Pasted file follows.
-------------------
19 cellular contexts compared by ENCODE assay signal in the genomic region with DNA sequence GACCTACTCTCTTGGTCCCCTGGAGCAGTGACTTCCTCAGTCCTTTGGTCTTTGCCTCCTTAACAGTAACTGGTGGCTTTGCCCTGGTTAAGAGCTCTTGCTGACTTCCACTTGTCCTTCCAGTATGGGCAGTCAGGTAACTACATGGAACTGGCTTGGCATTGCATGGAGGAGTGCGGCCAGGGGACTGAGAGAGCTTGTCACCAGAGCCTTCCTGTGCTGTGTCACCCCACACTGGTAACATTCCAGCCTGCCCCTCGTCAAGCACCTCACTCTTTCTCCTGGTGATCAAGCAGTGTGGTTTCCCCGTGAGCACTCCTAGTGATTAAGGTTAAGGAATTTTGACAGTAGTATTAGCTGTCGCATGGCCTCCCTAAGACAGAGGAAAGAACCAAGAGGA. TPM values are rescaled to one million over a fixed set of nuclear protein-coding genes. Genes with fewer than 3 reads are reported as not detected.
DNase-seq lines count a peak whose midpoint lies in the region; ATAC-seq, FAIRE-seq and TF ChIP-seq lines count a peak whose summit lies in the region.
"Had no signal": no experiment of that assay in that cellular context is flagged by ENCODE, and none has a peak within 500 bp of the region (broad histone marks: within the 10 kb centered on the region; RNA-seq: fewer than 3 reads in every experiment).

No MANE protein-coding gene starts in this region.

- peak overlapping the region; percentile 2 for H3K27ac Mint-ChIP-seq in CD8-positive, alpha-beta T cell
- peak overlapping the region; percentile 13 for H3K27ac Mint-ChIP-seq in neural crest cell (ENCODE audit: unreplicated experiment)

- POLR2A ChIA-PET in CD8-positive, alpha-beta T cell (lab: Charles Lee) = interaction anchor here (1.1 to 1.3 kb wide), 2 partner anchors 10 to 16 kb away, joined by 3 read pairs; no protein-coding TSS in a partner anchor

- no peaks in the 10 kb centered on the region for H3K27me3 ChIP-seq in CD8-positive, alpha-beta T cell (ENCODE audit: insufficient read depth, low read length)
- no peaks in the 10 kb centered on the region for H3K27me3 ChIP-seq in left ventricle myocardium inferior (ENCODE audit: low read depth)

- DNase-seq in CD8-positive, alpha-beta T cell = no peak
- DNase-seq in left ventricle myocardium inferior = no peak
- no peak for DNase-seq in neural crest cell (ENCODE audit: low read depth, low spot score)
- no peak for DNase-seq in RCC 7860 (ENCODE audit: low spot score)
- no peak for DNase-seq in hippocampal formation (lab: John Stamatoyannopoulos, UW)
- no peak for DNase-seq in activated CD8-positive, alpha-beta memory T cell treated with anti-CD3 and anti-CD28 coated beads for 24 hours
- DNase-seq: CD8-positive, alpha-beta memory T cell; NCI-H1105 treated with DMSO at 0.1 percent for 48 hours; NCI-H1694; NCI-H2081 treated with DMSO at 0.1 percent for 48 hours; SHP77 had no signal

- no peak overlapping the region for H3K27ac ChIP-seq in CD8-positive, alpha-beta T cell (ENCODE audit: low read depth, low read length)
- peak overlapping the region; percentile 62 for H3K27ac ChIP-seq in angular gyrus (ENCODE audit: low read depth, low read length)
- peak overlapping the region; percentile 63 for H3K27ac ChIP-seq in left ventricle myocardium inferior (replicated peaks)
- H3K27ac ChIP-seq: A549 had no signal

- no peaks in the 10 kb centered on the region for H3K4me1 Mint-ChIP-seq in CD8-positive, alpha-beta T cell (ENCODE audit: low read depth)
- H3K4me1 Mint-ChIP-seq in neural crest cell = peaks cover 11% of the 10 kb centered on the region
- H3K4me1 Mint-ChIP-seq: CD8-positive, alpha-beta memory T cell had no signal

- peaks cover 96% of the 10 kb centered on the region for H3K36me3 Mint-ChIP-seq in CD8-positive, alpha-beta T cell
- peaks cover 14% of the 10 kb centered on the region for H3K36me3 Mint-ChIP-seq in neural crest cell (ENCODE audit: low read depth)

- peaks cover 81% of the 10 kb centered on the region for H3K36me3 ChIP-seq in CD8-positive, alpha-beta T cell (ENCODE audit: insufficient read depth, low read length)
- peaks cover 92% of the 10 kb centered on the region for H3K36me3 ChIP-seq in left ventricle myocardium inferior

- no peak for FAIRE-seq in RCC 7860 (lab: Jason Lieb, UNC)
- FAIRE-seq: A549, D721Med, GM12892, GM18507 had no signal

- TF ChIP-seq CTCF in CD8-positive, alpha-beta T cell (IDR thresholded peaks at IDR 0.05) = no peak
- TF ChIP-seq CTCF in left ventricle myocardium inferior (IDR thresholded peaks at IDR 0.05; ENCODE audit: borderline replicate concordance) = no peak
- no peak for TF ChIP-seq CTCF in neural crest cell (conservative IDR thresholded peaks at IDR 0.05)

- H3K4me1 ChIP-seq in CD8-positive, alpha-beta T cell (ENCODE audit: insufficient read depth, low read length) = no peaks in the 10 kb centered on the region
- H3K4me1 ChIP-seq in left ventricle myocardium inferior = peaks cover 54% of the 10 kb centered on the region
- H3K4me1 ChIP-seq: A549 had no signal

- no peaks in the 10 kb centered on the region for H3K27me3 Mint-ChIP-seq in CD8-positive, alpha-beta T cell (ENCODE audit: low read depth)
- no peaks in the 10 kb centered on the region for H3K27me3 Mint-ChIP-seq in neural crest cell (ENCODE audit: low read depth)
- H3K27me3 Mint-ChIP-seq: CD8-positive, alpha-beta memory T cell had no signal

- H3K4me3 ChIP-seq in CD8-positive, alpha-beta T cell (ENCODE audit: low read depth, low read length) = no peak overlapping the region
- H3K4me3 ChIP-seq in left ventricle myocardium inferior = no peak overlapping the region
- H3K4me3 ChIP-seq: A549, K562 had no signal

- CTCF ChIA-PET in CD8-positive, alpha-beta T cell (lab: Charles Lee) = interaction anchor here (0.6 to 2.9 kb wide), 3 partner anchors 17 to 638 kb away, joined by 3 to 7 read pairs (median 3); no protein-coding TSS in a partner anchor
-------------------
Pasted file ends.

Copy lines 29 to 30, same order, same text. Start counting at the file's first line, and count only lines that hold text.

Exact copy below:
- FAIRE-seq: A549, D721Med, GM12892, GM18507 had no signal

- TF ChIP-seq CTCF in CD8-positive, alpha-beta T cell (IDR thresholded peaks at IDR 0.05) = no peak